Wednesday, December 3, 2008

Top Five Consumable Gifts

Consumable gifts include anything that the recipient can consume. Food and drink pop into mind immediately, but this category also includes art supplies, gift certificates, classes, magazine subscriptions, etc. Why are consumable gifts fun to give/receive? They are often something the recipient really enjoys and is constantly in need of (think: an avid scrapbooker will always appreciate more fun paper and stickers; a golf aficionado will enjoy taking a class or two to brush up on his skills); they show some thoughtfulness on the giver's part; they don't clutter up the house!

Here are the top five consumable gifts my husband and I have given/received:

  1. Classes: These are so much fun to receive. We've taken cooking classes and woodworking classes and given cooking classes and golf lessons. Photography classes, art classes, stained glass classes, cake decorating classes, the sky's the limit! Check out local hobby shops, cooking stores, and the internet. We've found that $40 is a good ball park number for most of these.
  2. Food and drink: Whether homemade, from a gourmet store, or simply a well put together basket of goodies, food and drink are always appropriate. Give a nice gift of Omaha steaks, put together your own scone mix and include a jar of lemon curd, buy a nice bottle of wine, make up some spice mixes, make your own jelly, .... the options are endless! This might be especially nice if you know someone on a restricted diet (gluten free, for instance). Hunt down something delicious that is on their allowed diet!
  3. Hobby Supplies: Consumable supplies are anything the recipient uses up. Batteries, film (does anyone still use film?), art supplies, scrapbooking supplies, cake decorating supplies, model train supplies--even "boring" items like tape, glue, and carpentry pencils come in handy for those people on your list who are in their "shops" all the time!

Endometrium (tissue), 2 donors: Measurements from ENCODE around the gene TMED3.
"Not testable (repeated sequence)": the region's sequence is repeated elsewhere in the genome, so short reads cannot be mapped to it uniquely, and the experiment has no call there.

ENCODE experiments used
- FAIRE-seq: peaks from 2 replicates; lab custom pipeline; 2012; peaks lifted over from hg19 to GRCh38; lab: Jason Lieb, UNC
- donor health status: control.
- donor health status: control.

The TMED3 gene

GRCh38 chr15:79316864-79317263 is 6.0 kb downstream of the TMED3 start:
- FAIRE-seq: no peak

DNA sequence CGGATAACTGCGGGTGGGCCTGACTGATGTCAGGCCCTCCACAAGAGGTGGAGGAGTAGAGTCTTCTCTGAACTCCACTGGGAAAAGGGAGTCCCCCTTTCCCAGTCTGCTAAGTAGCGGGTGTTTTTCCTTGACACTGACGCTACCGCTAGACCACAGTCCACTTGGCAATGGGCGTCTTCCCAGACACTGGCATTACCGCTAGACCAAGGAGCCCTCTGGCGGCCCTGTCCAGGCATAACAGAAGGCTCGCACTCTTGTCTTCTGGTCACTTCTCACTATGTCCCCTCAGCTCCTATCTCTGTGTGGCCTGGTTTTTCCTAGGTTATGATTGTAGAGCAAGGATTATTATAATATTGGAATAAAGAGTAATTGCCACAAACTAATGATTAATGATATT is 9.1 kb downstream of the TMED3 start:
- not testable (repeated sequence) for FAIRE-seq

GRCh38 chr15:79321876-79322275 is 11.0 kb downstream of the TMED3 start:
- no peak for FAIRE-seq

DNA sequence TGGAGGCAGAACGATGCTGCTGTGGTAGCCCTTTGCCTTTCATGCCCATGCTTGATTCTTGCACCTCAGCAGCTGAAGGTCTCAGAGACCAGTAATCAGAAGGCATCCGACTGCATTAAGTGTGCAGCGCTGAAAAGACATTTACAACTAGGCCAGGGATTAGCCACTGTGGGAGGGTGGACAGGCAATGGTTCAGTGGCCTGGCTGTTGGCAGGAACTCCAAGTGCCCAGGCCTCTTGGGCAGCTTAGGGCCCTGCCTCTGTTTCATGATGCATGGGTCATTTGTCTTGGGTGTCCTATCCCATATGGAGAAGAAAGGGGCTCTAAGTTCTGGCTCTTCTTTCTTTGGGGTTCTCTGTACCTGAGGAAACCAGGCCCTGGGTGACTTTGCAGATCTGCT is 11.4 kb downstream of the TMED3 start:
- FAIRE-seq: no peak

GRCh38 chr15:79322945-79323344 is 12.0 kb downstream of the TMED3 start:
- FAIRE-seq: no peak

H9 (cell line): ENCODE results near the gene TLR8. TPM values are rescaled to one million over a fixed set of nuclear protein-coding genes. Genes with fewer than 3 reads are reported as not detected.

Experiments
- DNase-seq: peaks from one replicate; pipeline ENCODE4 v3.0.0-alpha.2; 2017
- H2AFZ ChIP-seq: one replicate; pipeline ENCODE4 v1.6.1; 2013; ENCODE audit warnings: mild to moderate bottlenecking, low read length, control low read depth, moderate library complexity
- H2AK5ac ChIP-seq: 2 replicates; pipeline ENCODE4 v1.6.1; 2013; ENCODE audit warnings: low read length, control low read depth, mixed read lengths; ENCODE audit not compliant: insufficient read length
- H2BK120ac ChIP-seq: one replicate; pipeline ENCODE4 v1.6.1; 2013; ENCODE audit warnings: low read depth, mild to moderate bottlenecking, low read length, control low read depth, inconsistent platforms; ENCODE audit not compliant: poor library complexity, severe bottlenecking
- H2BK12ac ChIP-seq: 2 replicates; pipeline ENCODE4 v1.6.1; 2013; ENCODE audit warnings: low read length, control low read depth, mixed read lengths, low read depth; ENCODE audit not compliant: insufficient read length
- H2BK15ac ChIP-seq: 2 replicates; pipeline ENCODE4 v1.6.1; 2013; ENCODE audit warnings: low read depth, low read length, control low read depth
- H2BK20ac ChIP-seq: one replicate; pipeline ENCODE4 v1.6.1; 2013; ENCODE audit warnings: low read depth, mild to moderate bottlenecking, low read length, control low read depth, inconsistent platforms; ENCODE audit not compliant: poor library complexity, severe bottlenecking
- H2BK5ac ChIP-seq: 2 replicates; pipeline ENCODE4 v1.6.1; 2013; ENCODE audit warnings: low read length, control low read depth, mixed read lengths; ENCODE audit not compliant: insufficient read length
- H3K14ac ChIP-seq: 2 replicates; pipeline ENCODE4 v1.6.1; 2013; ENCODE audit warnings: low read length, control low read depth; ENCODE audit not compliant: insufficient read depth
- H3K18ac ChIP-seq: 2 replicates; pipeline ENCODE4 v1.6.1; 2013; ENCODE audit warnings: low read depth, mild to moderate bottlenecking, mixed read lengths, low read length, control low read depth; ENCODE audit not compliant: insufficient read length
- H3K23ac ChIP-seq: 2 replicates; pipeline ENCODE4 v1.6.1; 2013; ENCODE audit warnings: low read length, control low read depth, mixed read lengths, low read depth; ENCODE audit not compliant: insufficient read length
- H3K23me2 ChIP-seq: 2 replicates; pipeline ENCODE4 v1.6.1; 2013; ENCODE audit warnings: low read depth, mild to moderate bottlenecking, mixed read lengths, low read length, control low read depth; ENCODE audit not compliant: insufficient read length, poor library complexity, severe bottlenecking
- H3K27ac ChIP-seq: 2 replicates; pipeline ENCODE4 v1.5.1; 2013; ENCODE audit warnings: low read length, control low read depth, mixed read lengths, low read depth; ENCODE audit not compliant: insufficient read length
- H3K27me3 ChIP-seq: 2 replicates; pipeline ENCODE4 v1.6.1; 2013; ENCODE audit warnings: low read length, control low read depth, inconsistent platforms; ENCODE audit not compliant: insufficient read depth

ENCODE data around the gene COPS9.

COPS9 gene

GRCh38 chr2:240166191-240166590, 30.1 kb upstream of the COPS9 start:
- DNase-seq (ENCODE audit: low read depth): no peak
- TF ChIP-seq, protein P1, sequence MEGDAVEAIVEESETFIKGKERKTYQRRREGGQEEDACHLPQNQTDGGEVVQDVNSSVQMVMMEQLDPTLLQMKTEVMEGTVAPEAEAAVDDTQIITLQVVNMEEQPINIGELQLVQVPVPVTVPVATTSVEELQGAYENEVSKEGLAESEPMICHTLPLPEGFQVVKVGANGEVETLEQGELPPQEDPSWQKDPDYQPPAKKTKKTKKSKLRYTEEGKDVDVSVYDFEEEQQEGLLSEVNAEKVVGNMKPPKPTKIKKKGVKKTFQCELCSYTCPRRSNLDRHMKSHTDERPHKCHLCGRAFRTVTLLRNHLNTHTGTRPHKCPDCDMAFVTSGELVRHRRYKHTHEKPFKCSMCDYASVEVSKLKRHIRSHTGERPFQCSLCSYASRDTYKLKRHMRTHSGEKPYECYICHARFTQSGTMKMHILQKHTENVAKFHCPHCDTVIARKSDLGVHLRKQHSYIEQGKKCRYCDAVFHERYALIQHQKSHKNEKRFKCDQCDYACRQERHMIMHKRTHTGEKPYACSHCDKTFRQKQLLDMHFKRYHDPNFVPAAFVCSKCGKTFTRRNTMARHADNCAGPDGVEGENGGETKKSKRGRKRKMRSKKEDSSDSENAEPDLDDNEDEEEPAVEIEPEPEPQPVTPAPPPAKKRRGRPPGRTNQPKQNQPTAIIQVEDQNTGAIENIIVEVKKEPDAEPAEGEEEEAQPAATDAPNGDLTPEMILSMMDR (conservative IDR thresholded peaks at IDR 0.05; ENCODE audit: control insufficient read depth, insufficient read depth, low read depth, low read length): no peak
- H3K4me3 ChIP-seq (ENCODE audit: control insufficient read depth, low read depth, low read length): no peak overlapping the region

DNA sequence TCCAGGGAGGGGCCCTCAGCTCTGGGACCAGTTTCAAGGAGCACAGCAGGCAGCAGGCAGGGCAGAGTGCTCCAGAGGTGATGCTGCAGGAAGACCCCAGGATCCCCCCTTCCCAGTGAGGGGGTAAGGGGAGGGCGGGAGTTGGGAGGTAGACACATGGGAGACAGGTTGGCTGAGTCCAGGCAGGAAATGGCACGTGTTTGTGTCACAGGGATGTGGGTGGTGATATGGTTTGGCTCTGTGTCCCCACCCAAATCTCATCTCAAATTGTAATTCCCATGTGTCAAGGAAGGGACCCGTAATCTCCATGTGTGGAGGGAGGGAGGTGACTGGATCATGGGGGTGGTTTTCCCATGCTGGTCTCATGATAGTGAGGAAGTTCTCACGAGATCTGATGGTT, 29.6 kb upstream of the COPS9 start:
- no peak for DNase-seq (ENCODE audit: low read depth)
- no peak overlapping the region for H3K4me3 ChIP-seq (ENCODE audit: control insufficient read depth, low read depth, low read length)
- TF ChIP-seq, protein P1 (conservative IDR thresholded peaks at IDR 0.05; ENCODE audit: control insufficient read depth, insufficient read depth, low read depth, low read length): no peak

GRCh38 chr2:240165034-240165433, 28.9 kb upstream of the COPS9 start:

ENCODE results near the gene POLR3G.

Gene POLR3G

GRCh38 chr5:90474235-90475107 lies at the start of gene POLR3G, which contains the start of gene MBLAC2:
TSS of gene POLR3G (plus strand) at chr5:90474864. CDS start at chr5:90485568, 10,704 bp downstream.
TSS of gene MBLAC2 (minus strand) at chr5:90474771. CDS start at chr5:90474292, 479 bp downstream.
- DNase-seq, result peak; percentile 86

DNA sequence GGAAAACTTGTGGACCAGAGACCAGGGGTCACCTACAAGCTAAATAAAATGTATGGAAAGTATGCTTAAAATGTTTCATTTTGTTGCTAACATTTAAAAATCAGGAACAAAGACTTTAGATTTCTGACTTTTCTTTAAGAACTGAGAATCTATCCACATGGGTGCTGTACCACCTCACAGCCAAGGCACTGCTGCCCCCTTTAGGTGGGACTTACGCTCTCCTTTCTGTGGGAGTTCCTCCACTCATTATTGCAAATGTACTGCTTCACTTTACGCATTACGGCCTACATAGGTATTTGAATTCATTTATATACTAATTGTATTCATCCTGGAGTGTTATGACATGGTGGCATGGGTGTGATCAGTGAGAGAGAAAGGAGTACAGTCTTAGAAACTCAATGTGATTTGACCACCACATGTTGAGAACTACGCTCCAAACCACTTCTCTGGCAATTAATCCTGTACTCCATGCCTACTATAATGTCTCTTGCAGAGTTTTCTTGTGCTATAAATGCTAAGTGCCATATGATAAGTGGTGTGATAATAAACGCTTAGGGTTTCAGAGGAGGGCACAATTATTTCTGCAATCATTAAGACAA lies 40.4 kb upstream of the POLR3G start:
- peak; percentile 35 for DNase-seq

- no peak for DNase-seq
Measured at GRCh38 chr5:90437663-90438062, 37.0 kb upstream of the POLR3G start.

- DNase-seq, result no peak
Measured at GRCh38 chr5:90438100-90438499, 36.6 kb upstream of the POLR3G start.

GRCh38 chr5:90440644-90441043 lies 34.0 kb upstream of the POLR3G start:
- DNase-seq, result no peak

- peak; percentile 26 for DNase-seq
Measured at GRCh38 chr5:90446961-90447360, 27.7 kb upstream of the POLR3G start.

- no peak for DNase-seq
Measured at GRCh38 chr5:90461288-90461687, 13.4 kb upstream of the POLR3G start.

4. Magazine Subscriptions: Does a child in your family love animals? Does someone love to cook? What about woodworking? Is your mother a gardener? There are endless magazines devoted to micro-specialties. If someone you know is interested in a particular area, a magazine subscription in that field might be the perfect gift.
  5. Stationary: It's easy to buy nice, blank cards from an invitation store and "monogram" them using your home computer. You can also buy handmade cards from someone you know who stamps or embellishes cards. Even a big variety box of birthday cards would be a welcome gift to a shut-in who enjoys sending people birthday greetings. Individual cards get very expensive. You might consider including some stamps or writing the return address or some other small favor if you are giving these to someone who could benefit from that assistance.

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